Objectives: To review the evidence on the association between age and limited health literacy, overall and by health literacy test, and to investigate the mediating role of cognitive function.
Method: The Embase, MEDLINE, and PsycINFO databases were searched. Eligible studies were conducted in any country or language, included participants aged ≥50 years, presented a measure of association between age and health literacy, and were published through September 2013.
Results: Seventy analyses in 60 studies were included in the systematic review; 29 of these were included in the meta-analysis. Older age was strongly associated with limited health literacy in analyses that measured health literacy as reading comprehension, reasoning, and numeracy skills (random-effects odds ratio [OR] = 4.20; 95% confidence interval [CI]: 3.13-5.64). By contrast, older age was weakly associated with limited health literacy in studies that measured health literacy as medical vocabulary (random-effects OR = 1.19; 95% CI: 1.03-1.37). Evidence on the mediating role of cognitive function was limited.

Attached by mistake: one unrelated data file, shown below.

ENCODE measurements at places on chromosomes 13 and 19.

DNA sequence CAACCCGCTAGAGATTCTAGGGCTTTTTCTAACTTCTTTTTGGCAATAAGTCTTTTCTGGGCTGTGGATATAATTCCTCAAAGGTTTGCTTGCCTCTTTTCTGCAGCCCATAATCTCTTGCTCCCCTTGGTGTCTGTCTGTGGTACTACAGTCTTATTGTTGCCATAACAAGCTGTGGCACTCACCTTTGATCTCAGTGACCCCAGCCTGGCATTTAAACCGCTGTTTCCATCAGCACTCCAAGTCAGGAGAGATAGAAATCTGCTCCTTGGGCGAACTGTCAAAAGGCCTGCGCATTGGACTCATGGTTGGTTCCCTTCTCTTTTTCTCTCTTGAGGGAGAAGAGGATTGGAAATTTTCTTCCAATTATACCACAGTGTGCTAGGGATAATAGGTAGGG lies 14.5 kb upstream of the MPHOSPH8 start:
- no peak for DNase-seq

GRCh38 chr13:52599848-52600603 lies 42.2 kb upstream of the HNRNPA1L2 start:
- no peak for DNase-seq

Discussion: Health literacy tests that utilize a range of fluid cognitive abilities and mirror everyday health tasks frequently observe skill limitations among older adults. Vocabulary-based health literacy skills appear more stable with age. Researchers should select measurement tests wisely when assessing health literacy of older adults.
Keywords: Adults; Aging; Cognition; Health literacy; Measurement.
© The Author 2014. Published by Oxford University Press on behalf of The Gerontological Society of America.